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Are APK files safe? Huawei talks security, protection, and more

Most of us will download an app from Google Play or the iOS App Store without a second thought, confident the giant corporations behind the stores are keeping us safe from digital harm. If you own a recent Huawei phone you must rely on the AppGallery for your app needs, and when an app isn’t available, it points you towards installing an APK file from an unofficial source.

But are these files equally safe, and what is Huawei doing to make sure you’re not being put at risk from malware, viruses, and data theft? Digital Trends spoke to Dr. Jaime Gonzalo, VP of Huawei Mobile Services Europe, and Fernando Garcia Calvo, Director of Huawei Petal Search Europe, to find out.

What is an APK?

Before we go much further, let’s talk about APK files. APK stands for “Android Package Kit,” and it’s the file format used to install apps on Android. Think of it as being a bit like a .exe file for Windows or a .dmg file for MacOS. Normally, at least if you use Google Play, you’ll never have to deal with an APK file.

Installing an APK file on a Huawei phone.
Andy Boxall/DigitalTrends

However, anyone who owns an Android phone can download and install apps using APK files, a practice often referred to as “sideloading.” These files are generally distributed through third-party repositories, although some companies also let you download official APK files directly. Huawei lost access to the Google Play Store in 2019 and has since used its Petal Search app to push owners towards APK files to get the apps its own store is missing.

Because it’s simply a file format, there are no legal issues with downloading and installing APKs. But this does not forgive copyright infringements or breaking the terms and conditions of the app contained in the APK file.

OK — but is it safe?

Because of the way APK files are distributed and installed on a phone, there is a somewhat greater chance of the app being a security risk than when you use an official store. On most Android phones, sideloading an app bypasses the protections offered by Google Play, and it’s possible an APK may have been modified to include malware prior to installation on your phone.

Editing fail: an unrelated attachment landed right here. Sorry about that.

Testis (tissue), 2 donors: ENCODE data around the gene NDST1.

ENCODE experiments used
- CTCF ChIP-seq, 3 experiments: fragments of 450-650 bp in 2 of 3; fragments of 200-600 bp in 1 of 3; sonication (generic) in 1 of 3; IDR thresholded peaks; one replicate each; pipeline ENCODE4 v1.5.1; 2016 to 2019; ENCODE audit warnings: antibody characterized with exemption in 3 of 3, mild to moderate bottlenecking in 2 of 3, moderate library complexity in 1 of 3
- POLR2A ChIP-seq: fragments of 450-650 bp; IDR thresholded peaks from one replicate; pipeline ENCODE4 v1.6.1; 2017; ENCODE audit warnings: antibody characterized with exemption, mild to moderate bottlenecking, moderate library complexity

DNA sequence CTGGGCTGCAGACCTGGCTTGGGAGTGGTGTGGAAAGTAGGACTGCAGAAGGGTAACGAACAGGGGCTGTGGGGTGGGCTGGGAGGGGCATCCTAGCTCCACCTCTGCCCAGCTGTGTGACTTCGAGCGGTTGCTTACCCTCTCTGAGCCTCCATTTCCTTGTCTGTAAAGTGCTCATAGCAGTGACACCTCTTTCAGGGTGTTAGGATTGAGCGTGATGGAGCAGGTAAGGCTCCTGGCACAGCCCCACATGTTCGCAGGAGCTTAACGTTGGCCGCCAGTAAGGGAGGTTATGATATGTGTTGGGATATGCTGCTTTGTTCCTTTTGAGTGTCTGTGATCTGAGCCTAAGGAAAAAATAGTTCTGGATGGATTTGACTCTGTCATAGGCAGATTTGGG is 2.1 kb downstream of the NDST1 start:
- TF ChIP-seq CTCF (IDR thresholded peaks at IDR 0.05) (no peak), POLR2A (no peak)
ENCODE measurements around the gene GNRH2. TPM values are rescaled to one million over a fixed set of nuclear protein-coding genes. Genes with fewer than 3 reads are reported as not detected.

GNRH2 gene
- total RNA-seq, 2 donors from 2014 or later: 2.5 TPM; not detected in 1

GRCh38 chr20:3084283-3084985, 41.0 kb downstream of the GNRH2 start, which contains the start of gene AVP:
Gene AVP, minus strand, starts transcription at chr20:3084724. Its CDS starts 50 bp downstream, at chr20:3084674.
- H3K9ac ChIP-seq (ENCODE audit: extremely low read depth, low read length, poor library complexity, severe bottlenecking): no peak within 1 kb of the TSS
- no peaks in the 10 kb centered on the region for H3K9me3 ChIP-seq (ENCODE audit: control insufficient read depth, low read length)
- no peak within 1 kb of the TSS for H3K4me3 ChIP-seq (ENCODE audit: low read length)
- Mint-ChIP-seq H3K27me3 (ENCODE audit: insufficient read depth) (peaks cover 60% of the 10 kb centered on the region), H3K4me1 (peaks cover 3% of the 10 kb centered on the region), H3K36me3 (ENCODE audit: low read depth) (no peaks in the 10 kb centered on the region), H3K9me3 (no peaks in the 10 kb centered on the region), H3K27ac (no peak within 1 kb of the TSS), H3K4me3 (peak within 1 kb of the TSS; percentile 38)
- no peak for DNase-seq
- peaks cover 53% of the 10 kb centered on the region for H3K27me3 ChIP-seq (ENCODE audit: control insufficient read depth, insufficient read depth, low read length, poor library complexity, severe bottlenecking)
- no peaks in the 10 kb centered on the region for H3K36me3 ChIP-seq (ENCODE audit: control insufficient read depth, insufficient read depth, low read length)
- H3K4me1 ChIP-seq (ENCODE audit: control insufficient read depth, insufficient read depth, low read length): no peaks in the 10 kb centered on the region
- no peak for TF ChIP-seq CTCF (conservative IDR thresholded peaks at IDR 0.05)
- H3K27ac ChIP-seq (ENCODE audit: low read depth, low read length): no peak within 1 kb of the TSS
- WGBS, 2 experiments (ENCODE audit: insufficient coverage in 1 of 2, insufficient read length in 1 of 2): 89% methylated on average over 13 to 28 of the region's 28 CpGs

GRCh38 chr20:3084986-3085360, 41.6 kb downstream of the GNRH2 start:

This puts anyone with a recent Huawei phone in a difficult position. Why? Huawei’s Petal Search will lead you to APK repositories when you search for an app not available in the AppGallery. This happens if you want Twitter, Instagram, Netflix, VSCO, Waze, Microsoft Teams, Fitbit’s app, Duolingo, and many other common, often-used apps. Petal Search recommends APK files from sites like APKPure, APKMonk, AppParks, and Uptodown.

We wanted to understand what Huawei is doing to protect you from harm when using these sites and the APKs they provide. Dr. Jaime Gonzalo said Petal Search only looks at publicly available sites, not those hidden from Google or other search engines, and that it only references sites it considers legitimate. For instance, the site needs to be a registered company in Europe or the U.S. But Huawei goes beyond this, as Gonzalo explained.

How Huawei scrutinizes APK downloads

“First, we ensure the source is trustworthy and make a daily check of all the results, and we check the safety and compatibility for the device,” Gonzalo explained, stating Huawei’s top-level efforts for checking the credibility of the site Petal Search links to. “Second, when the app is installed the channel is encrypted, so any messages sent outside of the process will be blocked. And third, we have a real-time anti-virus and malware process, which means during regular use [of APK sites] you will be protected.”

Installing APK files on a Huawei smartphone.
Andy Boxall/DigitalTrends

When you search for apps, Huawei’s system first prioritizes the App Gallery. But if the app is not there it will look for official sources. If it’s not in either, the search includes third-party sources.

“We look at the site and app’s popularity to assess credibility, and we make sure the page has the latest app version available as this usually has the latest security patches. At the end of the process, we make an internal check to look for malware.”

All this happens before the app is installed — so what happens then?

“On the device itself during the download, the app’s integrity is checked so it doesn’t decompile or install another APK in parallel, and the app’s name is verified. Next is malware and virus threat protection, then our own AI security protection. This watches for the app to do anything unexpected, such as trying to access something that it shouldn’t. If the AI detects this it will block the installation. After all this, if there are no threats, the app can be installed.”

Gonzalo said, “We can say the security risk is low,” regarding installing APK files. Fernando Garcia Calvo added to this confidence, revealing that since Huawei lost access to Google Play in 2019, 830 million apps have been downloaded using the Petal Search system and more than half were not from the AppGallery. During this time, no copyright claims have been made against it, there have been no developer complaints against the system, and no official user complaints regarding malware or loss of data due to a virus either.